08-12-2020  2:45 pm   •   PDX and SEA Weather
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NORTHWEST NEWS

PHOTOS: Snapshots From Downtown Portland

View a slideshow of recent photos taken by The Skanner downtown Portland.

Prosecutor Won't Act on Low-level Portland Protest Arrests

At least several hundred people who have been arrested in the past few months will not face criminal prosecution.

Lawmakers Adjourn Special Session, Restrict Choke Holds

Sen. James Manning, D-Eugene, says choke holds are "a tool to take a life."

Seattle Police Chief to Resign Following Department Cuts

Carmen Best, the city’s first Black police chief, said in a letter to the department that her retirement will be effective Sept. 2.

NEWS BRIEFS

MISSING: Michael Bryson Was Last Seen August 5

The Eugene man was last seen at campground SE of Cottage Grove ...

Oregon Housing and Community Services Awards $60,822,101 to Build and Preserve 802 Affordable Homes

Investments address the statewide shortage of affordable housing through the development and preservation of affordable rental homes. ...

Phase Two Re:Imagine Grant Deadline August 11

The fund focuses on supporting ten artists with grants of $5,000 as they reimagine their practices and pivot toward the...

U.S. Bank Announces $1 Million in Grants to Black-Led CDFIs; Additional Support for African American Alliance

A total of 15 CDFIs will receive grants ranging from $50,000 to $100,000 while the African American Alliance will receive...

Vote.org Holds #GoodTroublePledge Voter Registration Drive to Commemorate the 55th Anniversary of the Voting Rights Act

2020 VRA anniversary observance to honor the memory of voting rights activist and late-Congressman John Lewis (D-GA) ...

Dozens of cats, dogs seized from Portland rescue facility

PORTLAND, Ore. (AP) — Nearly 120 cats and dogs were seized from a Portland animal rescue and boarding facility Tuesday, officials say.Authorities served a search warrant at Woofin Palooza’s 82nd Avenue facility after receiving complaints alleging possible animal abuse or neglect, The...

Tear gas at Portland protests raises concern about pollution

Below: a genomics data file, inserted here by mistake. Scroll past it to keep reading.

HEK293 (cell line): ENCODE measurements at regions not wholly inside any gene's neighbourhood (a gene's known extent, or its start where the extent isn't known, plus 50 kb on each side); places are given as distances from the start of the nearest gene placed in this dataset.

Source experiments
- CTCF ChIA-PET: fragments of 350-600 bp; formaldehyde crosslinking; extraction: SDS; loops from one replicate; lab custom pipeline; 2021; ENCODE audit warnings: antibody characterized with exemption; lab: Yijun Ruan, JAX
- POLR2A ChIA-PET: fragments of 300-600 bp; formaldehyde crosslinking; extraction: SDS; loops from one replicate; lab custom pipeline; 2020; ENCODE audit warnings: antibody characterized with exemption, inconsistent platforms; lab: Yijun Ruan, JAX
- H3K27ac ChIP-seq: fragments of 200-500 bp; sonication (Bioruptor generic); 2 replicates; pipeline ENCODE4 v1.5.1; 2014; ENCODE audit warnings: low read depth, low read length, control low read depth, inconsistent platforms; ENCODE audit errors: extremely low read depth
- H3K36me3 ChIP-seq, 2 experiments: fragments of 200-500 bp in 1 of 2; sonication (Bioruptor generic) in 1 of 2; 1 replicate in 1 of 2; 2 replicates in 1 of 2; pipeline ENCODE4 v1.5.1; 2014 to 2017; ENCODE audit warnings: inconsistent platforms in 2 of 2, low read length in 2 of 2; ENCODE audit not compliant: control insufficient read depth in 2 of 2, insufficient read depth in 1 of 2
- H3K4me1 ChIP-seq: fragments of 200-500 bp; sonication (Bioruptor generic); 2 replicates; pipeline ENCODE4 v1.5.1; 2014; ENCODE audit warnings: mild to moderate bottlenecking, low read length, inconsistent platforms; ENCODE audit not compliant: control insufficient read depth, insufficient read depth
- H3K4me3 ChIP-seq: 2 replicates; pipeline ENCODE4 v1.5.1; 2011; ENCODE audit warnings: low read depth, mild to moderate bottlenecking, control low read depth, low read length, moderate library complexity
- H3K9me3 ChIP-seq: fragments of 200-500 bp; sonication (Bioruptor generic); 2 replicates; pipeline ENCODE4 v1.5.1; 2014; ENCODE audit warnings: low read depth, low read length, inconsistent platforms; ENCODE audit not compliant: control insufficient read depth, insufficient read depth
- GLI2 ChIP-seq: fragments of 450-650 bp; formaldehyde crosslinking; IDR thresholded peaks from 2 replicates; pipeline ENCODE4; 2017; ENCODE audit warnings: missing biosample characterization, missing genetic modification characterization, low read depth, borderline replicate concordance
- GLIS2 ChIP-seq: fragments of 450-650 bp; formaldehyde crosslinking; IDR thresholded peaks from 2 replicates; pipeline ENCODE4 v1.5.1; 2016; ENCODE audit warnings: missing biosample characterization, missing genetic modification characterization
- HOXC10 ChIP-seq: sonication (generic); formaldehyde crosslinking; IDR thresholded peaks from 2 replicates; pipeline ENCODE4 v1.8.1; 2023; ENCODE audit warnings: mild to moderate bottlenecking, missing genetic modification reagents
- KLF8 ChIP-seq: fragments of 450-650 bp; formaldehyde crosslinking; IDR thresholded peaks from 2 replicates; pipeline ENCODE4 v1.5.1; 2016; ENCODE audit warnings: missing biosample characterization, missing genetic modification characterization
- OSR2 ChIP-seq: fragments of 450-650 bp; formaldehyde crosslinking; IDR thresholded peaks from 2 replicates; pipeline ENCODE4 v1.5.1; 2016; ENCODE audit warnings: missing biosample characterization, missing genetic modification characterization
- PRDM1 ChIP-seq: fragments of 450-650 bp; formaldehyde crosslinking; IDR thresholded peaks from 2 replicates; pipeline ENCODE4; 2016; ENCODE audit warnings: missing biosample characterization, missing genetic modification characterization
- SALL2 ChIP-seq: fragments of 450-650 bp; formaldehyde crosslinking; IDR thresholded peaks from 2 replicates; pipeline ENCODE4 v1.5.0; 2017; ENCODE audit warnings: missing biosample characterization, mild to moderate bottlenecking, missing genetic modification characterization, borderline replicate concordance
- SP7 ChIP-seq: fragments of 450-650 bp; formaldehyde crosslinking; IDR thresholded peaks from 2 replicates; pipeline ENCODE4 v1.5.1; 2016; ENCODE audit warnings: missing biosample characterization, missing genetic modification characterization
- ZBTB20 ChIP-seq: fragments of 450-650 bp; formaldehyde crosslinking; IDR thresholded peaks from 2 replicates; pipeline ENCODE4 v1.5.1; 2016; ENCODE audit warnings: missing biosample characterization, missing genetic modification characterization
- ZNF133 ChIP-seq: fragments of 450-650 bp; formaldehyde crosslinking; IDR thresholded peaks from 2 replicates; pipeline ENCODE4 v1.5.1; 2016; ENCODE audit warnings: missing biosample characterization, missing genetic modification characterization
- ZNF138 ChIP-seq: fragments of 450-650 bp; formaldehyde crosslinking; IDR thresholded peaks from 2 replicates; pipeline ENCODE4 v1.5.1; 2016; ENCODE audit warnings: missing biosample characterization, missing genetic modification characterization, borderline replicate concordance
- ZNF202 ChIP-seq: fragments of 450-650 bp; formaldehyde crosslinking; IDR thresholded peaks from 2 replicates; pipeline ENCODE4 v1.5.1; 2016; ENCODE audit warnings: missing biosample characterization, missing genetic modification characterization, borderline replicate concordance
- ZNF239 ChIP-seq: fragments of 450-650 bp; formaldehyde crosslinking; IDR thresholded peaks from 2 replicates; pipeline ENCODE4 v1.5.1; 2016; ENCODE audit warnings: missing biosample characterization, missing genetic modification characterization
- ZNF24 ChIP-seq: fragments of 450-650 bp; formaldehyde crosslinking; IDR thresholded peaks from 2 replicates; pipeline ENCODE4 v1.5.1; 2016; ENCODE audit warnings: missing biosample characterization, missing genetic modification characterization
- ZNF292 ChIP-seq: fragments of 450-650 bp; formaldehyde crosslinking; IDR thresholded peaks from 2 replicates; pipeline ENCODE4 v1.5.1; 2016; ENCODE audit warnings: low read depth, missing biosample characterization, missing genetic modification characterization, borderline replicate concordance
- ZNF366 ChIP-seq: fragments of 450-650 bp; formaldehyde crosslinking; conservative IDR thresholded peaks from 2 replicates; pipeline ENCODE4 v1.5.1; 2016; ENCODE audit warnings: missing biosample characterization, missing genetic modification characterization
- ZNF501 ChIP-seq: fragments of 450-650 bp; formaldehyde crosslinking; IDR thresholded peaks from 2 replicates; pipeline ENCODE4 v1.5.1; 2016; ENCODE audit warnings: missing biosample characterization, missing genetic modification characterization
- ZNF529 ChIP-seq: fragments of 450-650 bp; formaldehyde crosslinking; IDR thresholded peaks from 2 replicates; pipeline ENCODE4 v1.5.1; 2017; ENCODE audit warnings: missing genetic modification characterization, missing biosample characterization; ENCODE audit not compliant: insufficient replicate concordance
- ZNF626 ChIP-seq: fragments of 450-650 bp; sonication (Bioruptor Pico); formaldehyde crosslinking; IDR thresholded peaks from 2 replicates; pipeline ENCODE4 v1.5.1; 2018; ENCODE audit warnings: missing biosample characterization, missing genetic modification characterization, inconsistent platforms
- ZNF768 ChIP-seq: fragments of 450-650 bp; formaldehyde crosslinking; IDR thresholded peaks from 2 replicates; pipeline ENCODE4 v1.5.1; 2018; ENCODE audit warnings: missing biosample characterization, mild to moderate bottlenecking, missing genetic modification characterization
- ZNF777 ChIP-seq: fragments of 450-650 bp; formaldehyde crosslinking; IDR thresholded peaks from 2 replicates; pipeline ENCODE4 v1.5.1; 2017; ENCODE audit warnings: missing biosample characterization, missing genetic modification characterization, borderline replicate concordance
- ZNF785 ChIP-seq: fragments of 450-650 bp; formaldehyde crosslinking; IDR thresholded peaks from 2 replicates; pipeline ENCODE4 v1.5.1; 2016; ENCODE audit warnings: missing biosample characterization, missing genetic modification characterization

SALEM, Ore. (AP) — The presence of U.S. agents has diminished in Portland, Oregon, but city officials are still cleaning up tear gas residue from the streets, dirt and possibly the storm drains after the chemical was used frequently by both police and federal officers during more than two...

LSU adds Missouri, Vanderbilt in revamped SEC schedule

Defending Southeastern Conference and national champion LSU will host Missouri and visit Vanderbilt in its expanded Southeastern Conference schedule, while Alabama will visit Mizzou and host Kentucky in league play revised by the coronavirus pandemic. The league on Friday released two additional...

Missouri's Drinkwitz takes side in mask-or-no-mask debate

COLUMBIA, Mo. (AP) — Eli Drinkwitz has been the head coach at Missouri for just over seven months. He has yet to lead the Tigers onto the football field, much less win a game, yet his role in the community already has forced him to take some important stands.First, it was supporting his new...

OPINION

Historians Offer Context, Caution on Lessons 1918 Flu Pandemic Holds for COVID

Scholars find parallels of inequitable suffering between pandemic of 1918 and pandemic of 2020 ...

US Reps Adams and DeFazio Call on Postmaster General to Resign

The legislators say Trump appointee Louis DeJoy is sabotaging the US Postal Service and could harm the election ...

Da 5 Bloods and America Abroad

Even before I returned to the United States from my combat tour in Vietnam, I had decided that we were fighting an unjust war. ...

Falling Behind: COVID, Climate Change, and Chaos

Multiple Crises, Multiple Obstacles ...

AFRICAN AMERICANS IN THE NEWS

NC candidate defends posts; says he despises racism

RALEIGH, N.C. (AP) — A young Republican congressional candidate in North Carolina says suggestions from his rival and others that he has an affinity for white supremacist causes are ridiculous and based on a lack of historical knowledge. “I don’t run in those circles, so I...

Judge faces ethics charges over racist, demeaning comments

HARRISBURG, Pa. (AP) — A Pittsburgh judge who allegedly referred to a Black juror as “Aunt Jemima” was accused of misconduct in office Wednesday by the state's entity that investigates and prosecutes judicial wrongdoing.The Judicial Conduct Board complaint alleges that...

Black victims of U-Michigan doc seek equity in settlements

NOVI, Mich. (AP) — Dwight Hicks left New Jersey as a teenager, seeking to take a step toward his NFL dreams by playing football at the University of Michigan.Hicks was willing to do whatever it took to compete in the 1970s and says the price paid included being sexually assaulted by the late...

ENTERTAINMENT

American hopes to charm Brits in soccer series 'Ted Lasso'